|Albania: Getting Out of
Gitmo - ( Jan 27 2009 )
|On May 5, 2006, a plane took off from Guantanamo
Bay, Cuba, with five shackled men inside. They landed at
an airport in southern Europe and were given a new set
of clothes, but little information.
“There were 20 to 30 soldiers inside the airplane,” says
former detainee Abu Bakker Qassim. “Our hands and feet
were tied by chains. The first thing we saw was
The men were members of a Muslim ethnic minority group
from western China called Uighurs. But they now found
themselves driven through the streets of a city that
most of them had never heard of -- Tirana, Albania --
where FRONTLINE/World reporter Alexandra Poolos arrived
in the summer of 2008 to track them down.
The first man she met, Abu Bakker Qassim, led her to the
building where he and the others had been taken after
“When I first arrived,” says Abu Bakker, “they brought
me to this center behind me. It is the political asylum
center of Albania. We arrived at about midnight. After I
arrived, I spent a year and a half of my life here.”
When the local news heard about the arrival of Abu
Bakker and his friends at the refugee center, they
became a big story in Albania. People were worried that
these men were Al Qaeda terrorists. Under scrutiny, Abu
Bakker and the others struggled to make sense of it all.
“Getting caught up in international terrorism, being
taken to Guantanamo, then becoming the focus of the
world as an evil person -- this was beyond my wildest
thoughts,” says Abu Bakker. “It was a punishment of
destiny that we went through.”
The story of the Uighurs’ unimaginable odyssey began in
an even less well-known place: Xinjiang, a remote area
of western China, where Abu Bakker and the others grew
The Uighurs consider Xinjiang their homeland, but the
long-standing tension between this Muslim minority and
the Chinese government dominates daily life.
In Xinjiang, Abu Bakker made a living as a
leatherworker, and at age 26, he married. A few years
later, in mid-2000, he made the critical decision that
would leave him exiled in Albania: He headed out of
Xinjiang to look for work.
Leaving was difficult, as his wife was now pregnant. He
told her he’d be back in six months, but the trip didn’t
go as planned.
From his home in Xinjiang, Abu Bakker headed southwest.
Running low on money, he stopped in a Uighur village in
Afghanistan. It was a decision that left him in one of
the worst spots in the world after the 9/11 attacks.
The United States had just begun bombing the Al Qaeda
stronghold in Tora Bora, where Abu Bakker and the other
Uighurs were staying.In the confusion that followed,
U.S. forces pursued hundreds of Al Qaeda suspects who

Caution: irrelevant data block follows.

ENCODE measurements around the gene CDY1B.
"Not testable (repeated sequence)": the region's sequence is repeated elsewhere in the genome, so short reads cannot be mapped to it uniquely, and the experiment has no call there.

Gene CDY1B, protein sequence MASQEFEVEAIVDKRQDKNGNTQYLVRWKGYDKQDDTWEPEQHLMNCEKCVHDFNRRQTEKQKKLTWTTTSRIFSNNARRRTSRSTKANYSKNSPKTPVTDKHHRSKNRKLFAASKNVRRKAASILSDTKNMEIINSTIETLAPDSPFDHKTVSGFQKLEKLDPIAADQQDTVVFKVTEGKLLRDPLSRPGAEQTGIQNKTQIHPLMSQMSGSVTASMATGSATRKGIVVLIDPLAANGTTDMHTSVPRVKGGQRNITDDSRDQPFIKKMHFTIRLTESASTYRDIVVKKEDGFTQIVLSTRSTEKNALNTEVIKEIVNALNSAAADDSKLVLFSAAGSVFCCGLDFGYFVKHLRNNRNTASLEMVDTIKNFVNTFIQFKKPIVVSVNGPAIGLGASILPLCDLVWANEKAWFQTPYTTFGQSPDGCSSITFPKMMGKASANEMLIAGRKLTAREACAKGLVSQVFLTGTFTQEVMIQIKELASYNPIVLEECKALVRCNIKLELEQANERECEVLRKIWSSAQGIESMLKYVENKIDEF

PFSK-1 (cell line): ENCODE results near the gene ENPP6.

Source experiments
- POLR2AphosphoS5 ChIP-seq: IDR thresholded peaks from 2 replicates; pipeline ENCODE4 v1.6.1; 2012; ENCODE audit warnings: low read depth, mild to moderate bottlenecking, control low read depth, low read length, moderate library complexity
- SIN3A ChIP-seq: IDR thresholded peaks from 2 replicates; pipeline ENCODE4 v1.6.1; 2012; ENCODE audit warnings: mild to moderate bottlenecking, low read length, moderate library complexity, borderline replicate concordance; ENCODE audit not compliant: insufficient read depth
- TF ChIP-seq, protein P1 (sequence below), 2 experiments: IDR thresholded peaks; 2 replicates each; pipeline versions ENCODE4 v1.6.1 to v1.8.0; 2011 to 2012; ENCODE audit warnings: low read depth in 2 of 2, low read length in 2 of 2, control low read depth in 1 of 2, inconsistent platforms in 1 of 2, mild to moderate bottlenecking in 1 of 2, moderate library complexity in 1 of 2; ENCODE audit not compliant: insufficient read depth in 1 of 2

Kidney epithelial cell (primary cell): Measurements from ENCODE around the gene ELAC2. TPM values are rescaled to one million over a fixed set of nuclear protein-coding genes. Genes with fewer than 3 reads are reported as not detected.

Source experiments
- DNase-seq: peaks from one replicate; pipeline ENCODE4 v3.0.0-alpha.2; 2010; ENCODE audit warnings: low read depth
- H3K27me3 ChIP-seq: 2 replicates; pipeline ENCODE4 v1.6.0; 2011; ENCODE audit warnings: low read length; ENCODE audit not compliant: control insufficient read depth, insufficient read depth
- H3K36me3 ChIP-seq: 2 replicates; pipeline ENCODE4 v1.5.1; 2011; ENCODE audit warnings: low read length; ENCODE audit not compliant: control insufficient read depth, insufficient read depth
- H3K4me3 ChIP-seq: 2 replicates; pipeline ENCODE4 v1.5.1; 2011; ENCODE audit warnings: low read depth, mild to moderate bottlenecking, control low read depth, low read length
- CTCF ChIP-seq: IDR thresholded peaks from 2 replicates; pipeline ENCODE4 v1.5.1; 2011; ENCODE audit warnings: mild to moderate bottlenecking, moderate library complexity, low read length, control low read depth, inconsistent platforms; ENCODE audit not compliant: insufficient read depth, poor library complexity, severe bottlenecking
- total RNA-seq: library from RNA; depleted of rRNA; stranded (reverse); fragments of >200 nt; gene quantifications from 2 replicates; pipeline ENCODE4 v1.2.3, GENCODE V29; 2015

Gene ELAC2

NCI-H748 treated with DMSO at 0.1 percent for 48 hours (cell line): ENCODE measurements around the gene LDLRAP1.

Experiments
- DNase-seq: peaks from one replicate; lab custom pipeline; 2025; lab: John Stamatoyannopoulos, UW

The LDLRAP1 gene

fled the bombings, but among them were many others whose
identities were less clear.
Cash bounties offered by U.S. forces encouraged local
villagers to turn in as many people as they could
capture. And this is what Abu Bakker and two dozen other
Uighurs say happened to them.
John Kiriakou, a top CIA official in Pakistan after
9/11, describes the Americans’ dilemma. “If a Pakistani
or Afghan villager comes up to you with a guy he has
tied up and says, ‘This is a terrorist; I caught him in
my village,’ what are you going to do?” he says. “Maybe
he is a terrorist.”
Kiriakou says the only way to sort out the captives was
to send them to Guantanamo.
“We viewed it as a place where you had the luxury of
time. You had a staff of linguists, and you could spend
quality time with each one of these prisoners,
interviewing them and getting to the bottom of each one
of these stories,” he says.
Abu Bakker and the others arrived at Guantanamo in the
spring of 2002.
“It was not normal to be taken somewhere in the middle
of the sea and put in solitary iron cells,” says Abu
Bakker. “I figured I must have been charged with a
severe crime. I was totally desperate and hopeless.”
Rushan Abbas was a Uighur from California brought into
Guantanamo to translate for the interrogations of Abu
Bakker and the others.
“Before I went to meet the detainee, I thought this
[must be a] radical jihadist. I was afraid he might be
really disrespectful to me, or he may not even want to
talk to me,” says Abbas.
“At the beginning, I felt that my mission was
important,” she says. “I was doing something really
important to help the government to sort through these
people and make a decision.”
But as the Uighur interrogations stretched on, Abbas
“After about six, seven months, I realized that the
mission is becoming useless -- especially my
translations. I felt that the interrogators already got
what they wanted to know,” Abbas says.
Interrogators asked again and again if the men had
received any type of training from Al Qaeda or the
Taliban. Finally, after months of questioning, the
military became convinced of the Uighurs’ story that
China was their foe, not the United States.
“The Uighur people in Afghanistan, they’re trying to
fight back the Chinese government, trying to get back
our independence,” Uighur detainee Yusuf Abbas said
during special hearings at the camp. “We [would] never
fight back to U.S. forces or coalition forces.”
At the State Department, Pierre-Richard Prosper was put
in charge of the Uighur cases.
“It became clear to us who these Uighurs were,” he says.
“In fact, that they were not part of the Al Qaeda
network. We decided that there were many of them that
could actually be released or transferred from
But the men presented a unique dilemma for Prosper. The
United States did not regard the Uighurs as a threat,
but the Chinese saw them as terrorists.
“We looked into sending them back to China,” Prosper
says. “And the more we examined it, the more complicated
the question became. We spent years on this issue. Years
trying to find a home for them. We probably started the
process when I was there in late 2002, 2003. When I
left, at the end of 2005, the Uighurs were still there.”
It was at this time that a Boston-based lawyer named
Sabin Willett volunteered to take on their cases and was
flown out to Guantanamo.
“We would meet our clients in a place called Camp Echo,
which was an old interrogation facility,” says Willet.
“And you’d be admitted into this through a series of
gates. It was hot. It was the middle of the summer. It’s
all gravel and then these huts. And in the back of your
mind is, ‘Am I about to meet a 9/11, you know,
But the Uighurs’ story, Willet found, was very
“One of the things that we did learn was that Abu Bakker
[and the other Uighurs] had been cleared by the military
and weren’t enemy combatants at all,” he says. “But this
clearance was held secret even from the court, and the
men had been sent back to the same cells as everybody
Willet decided to file a petition to free Abu Bakker and
four others who had been cleared by the military. In
late 2005, Willet won a minor victory in federal court;
the judge believed the Uighurs were unlawfully detained.
But he didn’t believe he had the power to set them free.